Ghana: Regulating Crowdfunding - BoG Releases Policy
The Bank of Ghana (BoG) has issued a policy to promote and guide the development and use of crowdfunding products and services.
The policy seeks to ensure that crowdfunding services complied with data protection and customer privacy regulations, good governance and accountability, relevant Anti-Money Laundering and Combating the Financing of Terrorism norms, liquidation procedures and the protection of contributors' interest.
A statement issued by BoG in Accra on Friday and signed by its Secretary, Ms Sandra Thompson, said under the policy, the general public was to access crowdfunding products provided by regulated entities, for their donation needs, for improved disclosure, transparency and accountability.
Locally known as "susu", "nnoboa" or "ntoboa", crowdfunding involves the collection of funds, usually in small amounts from individuals, to support projects or causes and has been traditionally employed by families, groups or communities to mobilise money to meet the needs of their members.
BoG indicated that policy was in line with its commitment to promote the modernisation of the banking industry, in a manner that meet the needs of diverse groups of people, so as to promote financial inclusion.
The BoG explained that market women, farmers, fishmongers, traders, among other groups, had used crowdfunding as an instrument in the mobilisation of critical funds to meet the pressing needs of members to raise capital for businesses, payment of medical bills, funeral contributions and children's education.
"With the introduction of mobile money, associations and corporate entities have found crowdfunding to be an efficient channel for collecting donations and for raising funds. Mobile money platforms have been used to raise funds for old student association contributions, development contributions, funeral donations and donations towards medical expenses of vulnerable persons," BoG said.
It said the development signaled the potential of digital platforms in transforming the traditional crowdfunding model to enhance its contribution to the implementation of the National Financial Inclusion Strategy and the Digital Financial Services Policy objectives of the country.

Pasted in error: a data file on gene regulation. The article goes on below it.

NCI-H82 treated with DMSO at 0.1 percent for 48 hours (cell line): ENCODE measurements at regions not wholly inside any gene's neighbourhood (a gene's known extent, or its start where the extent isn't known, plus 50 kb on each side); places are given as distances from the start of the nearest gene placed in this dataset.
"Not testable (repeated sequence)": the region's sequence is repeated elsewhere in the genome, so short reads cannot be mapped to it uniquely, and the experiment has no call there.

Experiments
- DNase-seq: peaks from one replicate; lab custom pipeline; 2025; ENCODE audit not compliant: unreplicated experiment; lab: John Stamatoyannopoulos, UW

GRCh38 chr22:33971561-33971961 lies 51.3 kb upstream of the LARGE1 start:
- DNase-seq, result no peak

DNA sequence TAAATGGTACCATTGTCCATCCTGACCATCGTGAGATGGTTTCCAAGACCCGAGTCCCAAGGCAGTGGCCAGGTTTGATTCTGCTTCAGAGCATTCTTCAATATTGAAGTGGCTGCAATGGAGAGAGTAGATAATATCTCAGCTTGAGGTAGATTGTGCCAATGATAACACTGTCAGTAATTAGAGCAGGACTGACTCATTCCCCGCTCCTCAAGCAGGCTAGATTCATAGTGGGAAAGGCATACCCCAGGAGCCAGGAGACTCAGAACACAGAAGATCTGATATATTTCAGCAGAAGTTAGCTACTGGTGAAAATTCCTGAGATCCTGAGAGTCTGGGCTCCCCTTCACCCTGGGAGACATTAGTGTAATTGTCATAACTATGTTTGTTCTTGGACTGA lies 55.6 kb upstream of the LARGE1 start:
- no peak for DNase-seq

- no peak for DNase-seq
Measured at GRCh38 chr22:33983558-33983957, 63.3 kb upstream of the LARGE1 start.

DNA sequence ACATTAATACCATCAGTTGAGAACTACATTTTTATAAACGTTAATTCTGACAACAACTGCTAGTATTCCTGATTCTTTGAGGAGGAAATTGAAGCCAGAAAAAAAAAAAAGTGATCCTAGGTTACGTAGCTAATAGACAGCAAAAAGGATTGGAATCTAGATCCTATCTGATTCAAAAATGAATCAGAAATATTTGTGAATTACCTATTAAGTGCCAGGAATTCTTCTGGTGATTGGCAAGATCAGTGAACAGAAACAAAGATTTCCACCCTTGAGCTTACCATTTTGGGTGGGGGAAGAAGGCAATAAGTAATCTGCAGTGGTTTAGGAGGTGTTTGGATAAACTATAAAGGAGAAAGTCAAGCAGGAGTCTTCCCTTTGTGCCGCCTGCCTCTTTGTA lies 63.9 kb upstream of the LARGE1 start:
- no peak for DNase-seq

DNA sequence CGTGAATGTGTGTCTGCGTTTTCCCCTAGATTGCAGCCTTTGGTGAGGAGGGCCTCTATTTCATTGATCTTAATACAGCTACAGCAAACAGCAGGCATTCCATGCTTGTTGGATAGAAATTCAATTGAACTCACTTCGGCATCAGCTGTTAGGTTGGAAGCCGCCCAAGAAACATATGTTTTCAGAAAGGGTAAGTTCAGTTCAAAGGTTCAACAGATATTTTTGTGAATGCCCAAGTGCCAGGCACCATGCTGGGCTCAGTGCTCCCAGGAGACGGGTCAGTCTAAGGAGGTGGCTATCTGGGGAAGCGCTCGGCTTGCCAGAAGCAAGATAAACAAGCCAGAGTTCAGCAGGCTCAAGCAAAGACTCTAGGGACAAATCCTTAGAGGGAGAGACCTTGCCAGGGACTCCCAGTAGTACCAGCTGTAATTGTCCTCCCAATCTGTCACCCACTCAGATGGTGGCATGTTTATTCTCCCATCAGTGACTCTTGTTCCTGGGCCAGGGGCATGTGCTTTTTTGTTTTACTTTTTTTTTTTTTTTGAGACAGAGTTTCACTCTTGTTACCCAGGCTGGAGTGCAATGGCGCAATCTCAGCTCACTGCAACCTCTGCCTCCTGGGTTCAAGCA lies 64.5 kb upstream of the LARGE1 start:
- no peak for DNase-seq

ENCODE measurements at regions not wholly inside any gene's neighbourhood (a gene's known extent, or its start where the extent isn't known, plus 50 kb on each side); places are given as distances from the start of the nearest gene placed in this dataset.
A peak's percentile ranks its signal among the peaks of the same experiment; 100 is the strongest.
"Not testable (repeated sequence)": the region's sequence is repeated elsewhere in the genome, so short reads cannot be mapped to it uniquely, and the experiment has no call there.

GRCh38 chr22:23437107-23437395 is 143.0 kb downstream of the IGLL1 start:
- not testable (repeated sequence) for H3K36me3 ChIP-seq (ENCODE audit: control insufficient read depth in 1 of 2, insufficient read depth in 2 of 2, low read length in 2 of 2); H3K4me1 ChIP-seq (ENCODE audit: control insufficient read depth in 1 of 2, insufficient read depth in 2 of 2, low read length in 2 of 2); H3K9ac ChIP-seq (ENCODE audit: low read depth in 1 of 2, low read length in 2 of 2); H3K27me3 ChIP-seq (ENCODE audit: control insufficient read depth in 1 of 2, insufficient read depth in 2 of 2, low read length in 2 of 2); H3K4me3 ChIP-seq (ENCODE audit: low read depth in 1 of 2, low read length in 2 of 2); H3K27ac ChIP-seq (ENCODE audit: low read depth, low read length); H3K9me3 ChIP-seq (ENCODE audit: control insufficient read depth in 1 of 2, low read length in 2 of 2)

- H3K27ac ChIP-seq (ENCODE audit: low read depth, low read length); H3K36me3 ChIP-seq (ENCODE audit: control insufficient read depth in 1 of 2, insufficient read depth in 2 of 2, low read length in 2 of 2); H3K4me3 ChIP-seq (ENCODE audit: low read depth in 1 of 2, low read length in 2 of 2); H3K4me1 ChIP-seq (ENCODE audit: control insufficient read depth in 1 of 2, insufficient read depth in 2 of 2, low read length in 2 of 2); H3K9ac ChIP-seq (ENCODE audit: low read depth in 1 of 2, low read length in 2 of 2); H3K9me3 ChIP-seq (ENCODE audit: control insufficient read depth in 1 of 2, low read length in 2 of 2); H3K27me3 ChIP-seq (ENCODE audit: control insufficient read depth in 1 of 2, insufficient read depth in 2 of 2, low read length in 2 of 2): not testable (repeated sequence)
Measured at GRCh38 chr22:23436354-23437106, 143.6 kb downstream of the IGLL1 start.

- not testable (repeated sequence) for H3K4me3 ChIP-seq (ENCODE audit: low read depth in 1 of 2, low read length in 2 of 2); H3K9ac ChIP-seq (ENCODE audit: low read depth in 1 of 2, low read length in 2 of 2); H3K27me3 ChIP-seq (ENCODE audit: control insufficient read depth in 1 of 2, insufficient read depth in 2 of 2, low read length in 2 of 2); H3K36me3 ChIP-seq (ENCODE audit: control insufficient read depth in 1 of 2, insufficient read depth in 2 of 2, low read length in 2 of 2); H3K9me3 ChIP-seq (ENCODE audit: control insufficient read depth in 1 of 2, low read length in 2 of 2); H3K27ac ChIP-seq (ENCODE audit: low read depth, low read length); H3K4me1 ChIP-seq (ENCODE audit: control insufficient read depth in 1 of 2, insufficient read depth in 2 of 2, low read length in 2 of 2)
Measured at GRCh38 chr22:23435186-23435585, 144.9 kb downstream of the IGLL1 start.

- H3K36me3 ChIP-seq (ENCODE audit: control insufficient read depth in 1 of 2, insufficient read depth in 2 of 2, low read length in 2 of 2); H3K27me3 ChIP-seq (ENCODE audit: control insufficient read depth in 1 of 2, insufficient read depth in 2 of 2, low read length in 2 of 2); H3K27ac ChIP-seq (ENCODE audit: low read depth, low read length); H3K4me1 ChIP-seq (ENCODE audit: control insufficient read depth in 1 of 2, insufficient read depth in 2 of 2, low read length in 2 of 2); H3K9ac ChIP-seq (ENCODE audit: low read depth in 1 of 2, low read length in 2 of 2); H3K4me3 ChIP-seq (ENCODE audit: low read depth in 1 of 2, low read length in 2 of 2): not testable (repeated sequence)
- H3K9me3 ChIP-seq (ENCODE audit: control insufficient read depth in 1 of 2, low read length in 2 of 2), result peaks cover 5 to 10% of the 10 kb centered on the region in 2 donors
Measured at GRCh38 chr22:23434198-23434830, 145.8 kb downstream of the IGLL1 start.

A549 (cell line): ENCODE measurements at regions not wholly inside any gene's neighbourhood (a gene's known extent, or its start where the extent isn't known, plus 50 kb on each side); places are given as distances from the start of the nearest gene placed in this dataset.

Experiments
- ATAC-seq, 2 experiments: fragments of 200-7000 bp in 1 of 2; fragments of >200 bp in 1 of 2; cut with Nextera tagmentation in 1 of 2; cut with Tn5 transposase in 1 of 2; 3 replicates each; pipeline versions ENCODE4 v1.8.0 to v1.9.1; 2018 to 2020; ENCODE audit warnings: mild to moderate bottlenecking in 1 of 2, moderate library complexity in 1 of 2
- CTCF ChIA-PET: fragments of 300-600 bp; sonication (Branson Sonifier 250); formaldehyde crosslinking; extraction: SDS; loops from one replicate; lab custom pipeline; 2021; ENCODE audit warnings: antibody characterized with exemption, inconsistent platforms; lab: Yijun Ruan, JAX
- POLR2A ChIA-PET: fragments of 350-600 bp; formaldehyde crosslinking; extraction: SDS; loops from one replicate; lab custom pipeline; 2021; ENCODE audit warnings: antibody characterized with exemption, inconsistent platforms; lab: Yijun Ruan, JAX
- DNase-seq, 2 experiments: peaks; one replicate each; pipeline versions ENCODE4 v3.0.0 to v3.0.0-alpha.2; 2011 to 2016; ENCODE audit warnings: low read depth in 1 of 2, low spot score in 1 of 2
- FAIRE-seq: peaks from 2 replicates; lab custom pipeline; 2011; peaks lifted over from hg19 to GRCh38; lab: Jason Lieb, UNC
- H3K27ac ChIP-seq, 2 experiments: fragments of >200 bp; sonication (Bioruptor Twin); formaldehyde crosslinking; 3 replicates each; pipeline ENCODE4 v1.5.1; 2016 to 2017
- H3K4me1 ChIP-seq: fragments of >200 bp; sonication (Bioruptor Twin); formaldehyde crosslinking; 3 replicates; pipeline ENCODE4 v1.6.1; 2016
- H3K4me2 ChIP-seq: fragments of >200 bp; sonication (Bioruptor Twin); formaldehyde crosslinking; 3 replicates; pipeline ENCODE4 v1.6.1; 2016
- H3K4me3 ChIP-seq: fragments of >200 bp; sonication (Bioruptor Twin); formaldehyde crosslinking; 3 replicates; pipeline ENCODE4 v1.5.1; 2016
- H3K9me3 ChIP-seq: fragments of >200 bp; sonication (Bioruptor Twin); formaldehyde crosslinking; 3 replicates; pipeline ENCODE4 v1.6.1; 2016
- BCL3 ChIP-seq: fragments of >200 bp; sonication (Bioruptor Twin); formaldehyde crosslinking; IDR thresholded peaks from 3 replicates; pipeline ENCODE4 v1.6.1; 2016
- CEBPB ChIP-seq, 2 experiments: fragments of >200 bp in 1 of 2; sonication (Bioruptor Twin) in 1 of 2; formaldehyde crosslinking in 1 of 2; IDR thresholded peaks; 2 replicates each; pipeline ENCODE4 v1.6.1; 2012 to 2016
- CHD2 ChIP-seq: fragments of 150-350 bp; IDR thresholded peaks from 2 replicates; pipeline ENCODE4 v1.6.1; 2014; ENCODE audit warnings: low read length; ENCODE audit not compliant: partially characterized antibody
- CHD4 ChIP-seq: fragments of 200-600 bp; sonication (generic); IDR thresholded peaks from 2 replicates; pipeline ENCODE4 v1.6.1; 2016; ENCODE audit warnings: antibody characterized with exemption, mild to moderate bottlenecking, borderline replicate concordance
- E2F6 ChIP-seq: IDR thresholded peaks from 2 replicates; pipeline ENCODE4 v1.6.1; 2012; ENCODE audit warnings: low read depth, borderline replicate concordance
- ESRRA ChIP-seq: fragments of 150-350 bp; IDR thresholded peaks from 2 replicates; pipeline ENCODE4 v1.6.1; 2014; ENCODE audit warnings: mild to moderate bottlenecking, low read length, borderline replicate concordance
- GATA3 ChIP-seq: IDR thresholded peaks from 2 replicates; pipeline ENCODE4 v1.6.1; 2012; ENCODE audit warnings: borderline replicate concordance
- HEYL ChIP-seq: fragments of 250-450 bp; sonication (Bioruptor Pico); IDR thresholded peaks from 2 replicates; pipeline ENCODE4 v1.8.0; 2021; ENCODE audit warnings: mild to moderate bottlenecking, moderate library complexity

Within the last ten years, BoG indicated a number of laws had been passed and directives issued to position the financial sector to leverage digital technology for inclusive growth.
Among the laws, BoG mentioned were the Payment Systems and Services Act 2019 (Act 987), the Data Protection Act 2012 (Act 843), Banks and Specialised Deposit Taking Institutions Act, 2016 (Act 930), the Securities Industry Act, 2016 (Act 929) and the Cybersecurity Act 2020, stressing that collectively those laws "provide the legal basis for digital delivery of crowdfunding products and services on which Bank of Ghana's crowdfunding policy is anchored."
BoG explained that the models of crowdfunding currently permitted under Bank of Ghana's policy were donation-based and reward-based crowdfunding, which entailed the collection, holding and disbursement of funds, and were available to banks, Specialised Deposit-Taking Institutions (SDIs), Dedicated Electronic Money Issuers (DEMIs) and Enhanced Payment Service Providers (EPSPs).
In the case of DEMIs, BoG indicated that merchant wallets must be created and dedicated to the collection of donations and EPSPs would require the support of a bank or SDI to fully deliver the service since they did not issue electronic wallets or accounts to their customers.
BoG disclosed that there were other variants of crowdfunding such as Debt (or Peer-to-Peer lending) and Equity models which dealt with securities and loans and leverage payment platform for the collection and disbursement of funds.
"By their nature, they fall within both the regulatory jurisdiction of the Bank of Ghana and the Securities and Exchange Commission (SEC) and the Bank of Ghana will collaborate with SEC to prevent possible regulatory arbitrage and to strengthen the stability of the financial system," it said.